Editorial: Easy suppression

16:00, Jan 14 2010

The application by judges of the law regarding suppression of the identities of people appearing before the courts accused of crimes has been erratic and haphazard for some time. Some judges, at least, have taken to granting suppression almost routinely, particularly in cases likely to attract a lot of publicity and particularly in the early stages of procedure through the courts when public interest is likely to be greatest.

In such cases it is often granted with little or no justification for it and no reasons given by the court. The aim appears to be little more than to exert some sort of control over news coverage. This is not a proper exercise of the court's power and is reason enough for the Government to hasten its promise to look at amending the law following recommendations to do so made late last year by the Law Commission.

Not many years ago, suppression at any stage of a court proceeding was a rarity. The courts quite rightly followed the principle that they should operate in public and that their activities should be able to be freely reported upon. Even now, suppression, particularly final suppression after a case is completed, is still uncommon.

But although the law has not changed, suppression has undoubtedly increased. Defendants during the early stages of their cases can often get it merely by asking for it or presenting only the flimsiest of pretexts for it.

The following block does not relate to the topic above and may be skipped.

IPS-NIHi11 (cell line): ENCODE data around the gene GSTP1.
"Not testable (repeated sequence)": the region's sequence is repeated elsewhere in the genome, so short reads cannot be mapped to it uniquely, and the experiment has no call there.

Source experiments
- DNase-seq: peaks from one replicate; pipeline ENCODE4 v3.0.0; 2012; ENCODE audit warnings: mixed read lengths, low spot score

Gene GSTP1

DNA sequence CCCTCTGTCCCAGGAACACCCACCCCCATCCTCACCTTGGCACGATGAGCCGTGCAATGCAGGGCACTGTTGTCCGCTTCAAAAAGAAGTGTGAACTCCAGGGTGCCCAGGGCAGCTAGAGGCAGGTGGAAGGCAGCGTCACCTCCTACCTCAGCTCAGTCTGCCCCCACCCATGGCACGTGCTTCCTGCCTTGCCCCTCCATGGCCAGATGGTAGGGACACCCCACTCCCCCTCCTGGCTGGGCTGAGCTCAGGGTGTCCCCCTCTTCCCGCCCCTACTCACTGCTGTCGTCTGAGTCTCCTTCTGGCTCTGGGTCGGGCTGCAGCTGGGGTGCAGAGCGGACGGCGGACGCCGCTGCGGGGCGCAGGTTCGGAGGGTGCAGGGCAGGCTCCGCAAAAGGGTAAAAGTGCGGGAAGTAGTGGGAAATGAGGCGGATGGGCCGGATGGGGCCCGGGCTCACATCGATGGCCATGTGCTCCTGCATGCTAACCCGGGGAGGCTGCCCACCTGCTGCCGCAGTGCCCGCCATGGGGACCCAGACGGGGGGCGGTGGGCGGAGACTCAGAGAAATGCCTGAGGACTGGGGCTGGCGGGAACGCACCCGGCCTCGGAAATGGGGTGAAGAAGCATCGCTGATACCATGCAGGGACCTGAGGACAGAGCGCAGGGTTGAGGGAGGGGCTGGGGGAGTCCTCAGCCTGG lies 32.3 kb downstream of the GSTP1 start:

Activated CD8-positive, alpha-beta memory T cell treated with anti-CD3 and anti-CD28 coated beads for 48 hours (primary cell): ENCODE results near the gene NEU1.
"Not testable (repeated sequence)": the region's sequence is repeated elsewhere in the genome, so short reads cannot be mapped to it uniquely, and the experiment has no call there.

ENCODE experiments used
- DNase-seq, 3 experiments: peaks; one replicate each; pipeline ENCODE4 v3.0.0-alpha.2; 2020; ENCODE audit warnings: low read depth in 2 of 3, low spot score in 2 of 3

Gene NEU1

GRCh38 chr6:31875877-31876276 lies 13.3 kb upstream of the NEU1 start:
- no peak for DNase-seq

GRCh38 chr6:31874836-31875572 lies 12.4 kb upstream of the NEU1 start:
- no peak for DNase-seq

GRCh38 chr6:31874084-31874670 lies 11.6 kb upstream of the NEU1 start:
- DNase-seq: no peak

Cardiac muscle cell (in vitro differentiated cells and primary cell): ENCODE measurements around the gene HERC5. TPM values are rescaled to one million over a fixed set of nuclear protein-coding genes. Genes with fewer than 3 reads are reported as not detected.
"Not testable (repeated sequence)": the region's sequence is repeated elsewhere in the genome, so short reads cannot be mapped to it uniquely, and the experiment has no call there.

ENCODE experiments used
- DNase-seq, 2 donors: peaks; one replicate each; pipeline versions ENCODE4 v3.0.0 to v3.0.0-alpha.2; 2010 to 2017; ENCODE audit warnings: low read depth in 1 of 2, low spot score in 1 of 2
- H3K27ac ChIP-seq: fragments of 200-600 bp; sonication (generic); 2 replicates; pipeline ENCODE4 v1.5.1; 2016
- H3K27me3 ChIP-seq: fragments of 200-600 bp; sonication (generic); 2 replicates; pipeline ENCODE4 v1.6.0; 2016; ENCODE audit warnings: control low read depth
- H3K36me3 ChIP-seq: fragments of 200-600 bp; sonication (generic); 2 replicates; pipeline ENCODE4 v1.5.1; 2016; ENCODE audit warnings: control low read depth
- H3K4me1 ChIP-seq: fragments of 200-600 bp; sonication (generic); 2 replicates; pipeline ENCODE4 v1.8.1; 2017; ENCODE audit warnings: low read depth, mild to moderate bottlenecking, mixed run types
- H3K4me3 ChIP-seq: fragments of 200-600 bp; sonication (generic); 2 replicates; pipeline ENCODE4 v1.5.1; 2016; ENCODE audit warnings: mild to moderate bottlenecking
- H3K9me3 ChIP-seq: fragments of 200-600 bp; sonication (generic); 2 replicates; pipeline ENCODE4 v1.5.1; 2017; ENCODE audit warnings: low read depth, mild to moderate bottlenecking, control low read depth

It occurs often in high-profile cases or those involving a well-known defendant. This is unsatisfactory.

It is sometimes said that the aim is to protect the presumption of innocence, but that does not make much sense. The rules governing what may be said about a trial are strict. The media can be severely punished for publishing anything that might prejudge the outcome of a trial before it is held, and the presumption of innocence – a rule of legal procedure that puts the onus on the prosecutor of proving the case against an accused – is not affected one way or the other by media reports about a case.


A clearer, more consistent line about suppression is clearly called for. Reforms along the lines suggested by the Law Commission may help. Although largely a restatement of what is theoretically the law now, they would still make suppression a matter of judicial discretion but would statute explicit requirements for the granting of it.

One of them would be that it should only be granted if it would prevent "extreme hardship" to the accused and/or those connected to the accused. Such a change should, if applied correctly, reduce the occasion for granting of suppression at either the final stage or indeed any interim stage.

One area that would be untouched would be suppression that occurs to protect victims. The law at present automatically suppresses the identities of victims of certain sex crimes. Where these crimes have been committed against a relative or someone closely connected to the accused, it means the name of the accused must be suppressed also. This is entirely right and proper. It avoids aggravating the effects of the crime on the victim.

Sex-crime victims, if they are old enough and understand the effects of their actions, may apply to have the suppression lifted, but without such an application, attempts to evade suppression in cases like that are indefensible.

The Press